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James Whale : A New World of Gods and Monsters Paperback – 24 Aug 1998
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You may not recognize James Whale, but you would surely recognize his most prominent contribution to American popular culture: Frankenstein's monster, as portrayed by Boris Karloff. Whale, a British expatriate who made his way to Hollywood just as films were making the transition to the talkies, directed both the original Frankenstein (1931) and its sequel, The Bride of Frankenstein (1936), for Universal Pictures. Afraid of being pigeonholed as a horror director (he also made The Invisible Man and The Old Dark House), he eventually insisted on more mainstream projects, including the musical Show Boat and The Road Back, a sequel to All Quiet on the Western Front which flopped at the box office. Today, The Bride of Frankenstein is considered to be his best film, a work that combines moments of genuine suspense with a thoroughly macabre sense of humour.
In 1982, film historian James Curtis wrote his first biography of Whale. James Whale: A New World of Gods and Monsters is not a revision of that book, however, but a substantial reworking involving much in the way of new research. Whale's life story is emblematic of an entire generation of European émigrés who made critical artistic contributions to American film only to find themselves in ultimate obscurity. Although recent fictional and truthful accounts of Whale's life have emphasized his homosexuality--even the jacket cover of this book cites it as the reason for Hollywood's eventual rejection of Whale--Curtis himself tells a more nuanced tale. Certainly, Whale made no attempts to hide his preference for men; at the same time, he made his sexual orientation neither a prominent feature of his personal life nor his movies. While it's possible that he was fired from Columbia Pictures in 1941 because of homophobia on the part of studio owner Harry Cohn, it should also be noted that it didn't take much to get on the bad side of Harry Cohn and that, perhaps more to the point, Whale hadn't had a significant commercial hit in five years.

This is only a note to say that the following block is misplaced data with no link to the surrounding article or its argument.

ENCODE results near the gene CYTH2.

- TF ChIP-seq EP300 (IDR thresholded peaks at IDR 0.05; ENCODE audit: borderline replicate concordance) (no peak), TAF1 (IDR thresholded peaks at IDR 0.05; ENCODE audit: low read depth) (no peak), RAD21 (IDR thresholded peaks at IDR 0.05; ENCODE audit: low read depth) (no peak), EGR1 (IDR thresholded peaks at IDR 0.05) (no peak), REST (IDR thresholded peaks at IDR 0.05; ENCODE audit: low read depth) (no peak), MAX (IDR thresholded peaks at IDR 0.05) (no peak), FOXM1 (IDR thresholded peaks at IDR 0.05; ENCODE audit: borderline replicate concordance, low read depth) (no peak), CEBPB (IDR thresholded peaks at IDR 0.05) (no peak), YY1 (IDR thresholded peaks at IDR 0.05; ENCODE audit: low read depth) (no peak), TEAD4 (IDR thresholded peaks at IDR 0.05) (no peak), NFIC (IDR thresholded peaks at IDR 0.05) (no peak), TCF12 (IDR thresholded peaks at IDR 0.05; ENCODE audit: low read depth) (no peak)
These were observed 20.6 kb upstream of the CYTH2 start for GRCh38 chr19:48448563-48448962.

Curtis's biography is filled with fascinating anecdotes from David Lewis, Whale's longtime companion, and several of the actors who worked with Whale, including Peter Cushing and Gloria Stuart (Titanic). It also has a rich appreciation of the artistic qualities of Whale's work. It is, in short, the sort of critical biography that any film director would hope to have. --Ron Hogan
"Immaculately researched, smoothly written, honest without being lascivious, a model of its kind." --This text refers to an alternate Paperback edition.
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Dr. H. James Birx
716 888-2745 USA
Mr. Curtis gives us a lot of detail about James Whale's life and I sometimes found myself skimming a bit, particularly in the beginning of his career as an actor. We get a lot of information about the films Mr. Whale directed, including the story behind the fascinating effects in The Invisible Man. The book is illustrated with numerous photographs spread through the book and is well written, particularly when Mr. Curtis speaks of James Whale in his years of retirement. The book is a must for fans of the Frankenstein movies and people interested in Universal Pictures but for the person who knows James Whale only thought his horror films, this book with bring a much needed perspective on his life. I found myself wanting to see the James Whale films as I was reading, including Show Boat and his lesser known films. In sum, this is an interesting portrait of who James Whale was and what Hollywood was like in the 1930s.
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